Michael Wessel is 100th Person To Receive Watchman Device At Baystate

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When Michael Wessel traveled from Pittsfield to Baystate Medical Center recently for a minor heart procedure, he became somewhat of a celebrity.

The Berkshire man was the 100th patient at Baystate – the only hospital in western Massachusetts to offer the procedure – to receive the implantable WATCHMAN device.

“Thanks to a wonderfully talented team who is committed to providing access to high-quality care at Baystate, we were able to bring this unique WATCHMAN device to the region for a special group of patients whose options are limited in treating their atrial fibrillation,” said Dr. Amir Lotfi, associate chief, Division of Cardiology, Baystate Health.

It Began with Fender Benders

One of those “special” patients, Wessel was having some fender benders and didn’t realize what was happening to him, that he was losing consciousness behind the wheel.

“I was having these minor accidents and couldn’t figure out why,” said Wessel.

“My doctor had me wear a heart monitor for a month and that is when it was determined that I had atrial fibrillation,” he added.

Atrial fibrillation, often called AFib or AF, is the most common type of heart arrhythmia. An arrythmia is when the heart beats too slowly, too fast, or in an irregular way. As a result, some may experience lightheadedness, extreme fatigue, shortness of breath, or chest pain.

What is AFib?

In AFib, the upper heart chambers quiver and shake and do not contract, or squeeze, as they should. Because blood isn’t pumped out of the heart normally, it’s easier for blood cells to stick together and form clots in an area of the heart called the left atrial appendage (LAA).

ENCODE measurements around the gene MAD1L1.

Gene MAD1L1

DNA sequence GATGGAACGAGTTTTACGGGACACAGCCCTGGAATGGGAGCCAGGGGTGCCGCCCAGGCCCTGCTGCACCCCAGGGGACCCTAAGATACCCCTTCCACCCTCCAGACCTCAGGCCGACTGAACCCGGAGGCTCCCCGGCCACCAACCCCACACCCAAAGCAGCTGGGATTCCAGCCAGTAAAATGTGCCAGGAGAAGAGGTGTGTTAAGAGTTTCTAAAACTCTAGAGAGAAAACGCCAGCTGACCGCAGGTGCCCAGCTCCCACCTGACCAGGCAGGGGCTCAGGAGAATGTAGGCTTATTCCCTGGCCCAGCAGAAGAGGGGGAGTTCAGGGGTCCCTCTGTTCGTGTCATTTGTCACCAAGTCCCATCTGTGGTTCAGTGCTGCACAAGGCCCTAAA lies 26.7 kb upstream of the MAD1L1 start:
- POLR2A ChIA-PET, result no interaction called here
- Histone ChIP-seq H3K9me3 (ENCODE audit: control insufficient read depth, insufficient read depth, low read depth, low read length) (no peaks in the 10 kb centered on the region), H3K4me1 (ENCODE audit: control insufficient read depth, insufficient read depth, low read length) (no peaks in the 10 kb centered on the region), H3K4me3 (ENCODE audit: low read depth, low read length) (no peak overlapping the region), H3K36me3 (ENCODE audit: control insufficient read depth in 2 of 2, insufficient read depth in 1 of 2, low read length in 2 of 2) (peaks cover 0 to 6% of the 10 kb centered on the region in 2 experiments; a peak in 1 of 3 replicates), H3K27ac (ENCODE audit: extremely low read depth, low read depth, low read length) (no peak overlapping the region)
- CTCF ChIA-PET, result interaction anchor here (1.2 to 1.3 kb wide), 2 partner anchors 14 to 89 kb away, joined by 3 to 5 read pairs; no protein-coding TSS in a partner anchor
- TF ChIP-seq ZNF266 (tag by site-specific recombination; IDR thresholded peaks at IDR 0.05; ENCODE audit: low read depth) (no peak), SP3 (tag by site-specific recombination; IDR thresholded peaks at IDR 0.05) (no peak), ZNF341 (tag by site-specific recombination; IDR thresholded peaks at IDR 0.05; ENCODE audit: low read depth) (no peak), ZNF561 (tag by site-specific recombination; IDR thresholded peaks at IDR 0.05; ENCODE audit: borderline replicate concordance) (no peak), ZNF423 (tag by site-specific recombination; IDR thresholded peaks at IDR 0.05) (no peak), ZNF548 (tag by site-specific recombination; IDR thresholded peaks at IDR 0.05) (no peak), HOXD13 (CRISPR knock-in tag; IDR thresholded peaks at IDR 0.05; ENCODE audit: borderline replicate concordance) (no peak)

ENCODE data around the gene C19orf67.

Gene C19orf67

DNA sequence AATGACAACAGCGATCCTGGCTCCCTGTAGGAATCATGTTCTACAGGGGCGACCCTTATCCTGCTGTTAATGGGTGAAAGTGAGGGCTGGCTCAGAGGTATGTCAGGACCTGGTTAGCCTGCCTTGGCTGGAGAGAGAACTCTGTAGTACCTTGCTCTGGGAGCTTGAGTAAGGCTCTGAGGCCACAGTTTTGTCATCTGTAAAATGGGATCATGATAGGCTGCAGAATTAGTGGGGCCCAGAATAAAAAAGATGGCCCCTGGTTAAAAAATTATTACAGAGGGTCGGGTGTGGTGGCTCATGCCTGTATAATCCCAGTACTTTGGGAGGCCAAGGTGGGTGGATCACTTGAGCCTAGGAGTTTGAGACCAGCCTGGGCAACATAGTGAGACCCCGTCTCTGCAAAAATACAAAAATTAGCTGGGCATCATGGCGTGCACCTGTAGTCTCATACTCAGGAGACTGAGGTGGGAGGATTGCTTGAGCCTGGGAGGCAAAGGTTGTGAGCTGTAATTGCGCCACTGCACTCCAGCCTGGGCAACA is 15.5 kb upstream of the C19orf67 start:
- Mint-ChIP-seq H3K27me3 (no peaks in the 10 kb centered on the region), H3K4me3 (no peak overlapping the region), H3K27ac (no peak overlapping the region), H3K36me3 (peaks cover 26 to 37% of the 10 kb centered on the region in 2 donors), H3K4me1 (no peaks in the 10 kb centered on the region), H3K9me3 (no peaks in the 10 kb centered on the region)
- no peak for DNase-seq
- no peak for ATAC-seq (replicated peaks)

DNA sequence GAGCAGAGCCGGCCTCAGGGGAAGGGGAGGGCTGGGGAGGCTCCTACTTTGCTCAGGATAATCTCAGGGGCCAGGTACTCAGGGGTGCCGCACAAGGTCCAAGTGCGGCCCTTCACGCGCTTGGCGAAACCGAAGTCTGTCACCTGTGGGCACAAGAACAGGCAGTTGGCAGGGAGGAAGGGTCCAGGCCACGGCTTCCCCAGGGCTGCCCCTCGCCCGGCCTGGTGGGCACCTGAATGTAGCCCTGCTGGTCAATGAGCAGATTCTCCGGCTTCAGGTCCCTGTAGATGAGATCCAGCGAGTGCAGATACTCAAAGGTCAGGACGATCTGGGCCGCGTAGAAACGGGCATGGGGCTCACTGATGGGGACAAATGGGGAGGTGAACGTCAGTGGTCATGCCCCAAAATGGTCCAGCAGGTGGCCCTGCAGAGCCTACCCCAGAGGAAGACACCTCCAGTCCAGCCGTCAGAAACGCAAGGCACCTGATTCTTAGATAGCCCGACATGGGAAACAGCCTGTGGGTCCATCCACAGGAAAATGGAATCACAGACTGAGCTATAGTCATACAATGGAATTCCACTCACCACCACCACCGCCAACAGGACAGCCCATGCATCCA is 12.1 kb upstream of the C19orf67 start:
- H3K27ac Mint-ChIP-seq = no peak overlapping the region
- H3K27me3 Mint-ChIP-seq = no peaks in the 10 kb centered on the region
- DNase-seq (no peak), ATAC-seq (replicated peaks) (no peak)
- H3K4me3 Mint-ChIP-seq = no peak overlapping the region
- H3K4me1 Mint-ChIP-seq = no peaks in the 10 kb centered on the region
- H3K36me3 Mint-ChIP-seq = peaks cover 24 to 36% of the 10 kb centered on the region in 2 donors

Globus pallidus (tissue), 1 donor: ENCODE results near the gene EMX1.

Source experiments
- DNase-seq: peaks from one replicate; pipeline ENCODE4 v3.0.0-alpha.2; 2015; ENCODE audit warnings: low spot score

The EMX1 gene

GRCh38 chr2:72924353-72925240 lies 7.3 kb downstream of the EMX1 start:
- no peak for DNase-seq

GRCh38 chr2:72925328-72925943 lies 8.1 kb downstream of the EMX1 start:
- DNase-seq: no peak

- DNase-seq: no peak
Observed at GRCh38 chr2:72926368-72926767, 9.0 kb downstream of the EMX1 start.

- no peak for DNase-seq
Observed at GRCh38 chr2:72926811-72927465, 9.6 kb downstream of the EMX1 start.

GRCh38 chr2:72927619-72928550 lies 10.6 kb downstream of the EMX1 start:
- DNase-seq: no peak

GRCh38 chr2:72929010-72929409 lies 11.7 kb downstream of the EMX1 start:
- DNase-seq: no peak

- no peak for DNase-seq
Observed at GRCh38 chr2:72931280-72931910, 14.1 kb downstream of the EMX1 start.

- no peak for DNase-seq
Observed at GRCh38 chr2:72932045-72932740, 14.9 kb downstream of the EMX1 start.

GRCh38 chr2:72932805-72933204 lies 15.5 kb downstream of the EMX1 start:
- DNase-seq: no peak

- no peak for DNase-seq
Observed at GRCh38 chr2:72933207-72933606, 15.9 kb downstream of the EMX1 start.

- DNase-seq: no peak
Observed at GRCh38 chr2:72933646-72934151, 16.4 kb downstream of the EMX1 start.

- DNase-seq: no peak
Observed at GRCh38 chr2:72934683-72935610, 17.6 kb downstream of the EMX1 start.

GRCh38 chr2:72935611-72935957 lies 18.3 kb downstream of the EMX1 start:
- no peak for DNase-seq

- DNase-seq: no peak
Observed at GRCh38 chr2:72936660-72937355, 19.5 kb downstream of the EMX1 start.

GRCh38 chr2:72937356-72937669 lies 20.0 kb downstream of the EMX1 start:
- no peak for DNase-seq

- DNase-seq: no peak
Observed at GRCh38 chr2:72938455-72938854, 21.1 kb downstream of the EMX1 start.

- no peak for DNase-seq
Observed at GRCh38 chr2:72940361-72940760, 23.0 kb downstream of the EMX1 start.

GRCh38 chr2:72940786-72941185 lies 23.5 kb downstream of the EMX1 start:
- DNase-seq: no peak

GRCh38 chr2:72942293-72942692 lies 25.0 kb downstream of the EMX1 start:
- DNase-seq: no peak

In people with atrial fibrillation not caused by a heart valve problem (also called non-valvular AFib), more than 90% of stroke-causing clots that come from the heart are formed in the left atrial appendage. When a blood clot escapes from the left atrial appendage and travels to another part of the body, it can cut off the blood supply to the brain, causing a stroke.

AFib is often treated by medicines to control the heart’s rhythm and rate, as well as blood-thinning medicine (anticoagulants) to prevent blood clots from forming and reduce stroke risk.

Blood Thinners Are Not for Everyone

However, not every patient can tolerate blood thinning medication known as warfarin (Coumadin), which can cause bleeding due to excessive anticoagulation - the most serious of bleeds occurring in the gastrointestinal track or brain leading to a possible stroke.

“It (warfarin) wasn’t right for me and my primary care doctor took me off of the blood thinner because I was experiencing bleeding issues,” said Wessel, who moved from England to the United States in 1991.

“With my increased risk of stroke now that I was off of the blood thinner, my cardiologist in Pittsfield told me about the WATCHMAN procedure offered at Baystate Medical Center that could help me,” he added about the hospital’s efforts to ensure patients in western Massachusetts have access to the most advanced of procedures.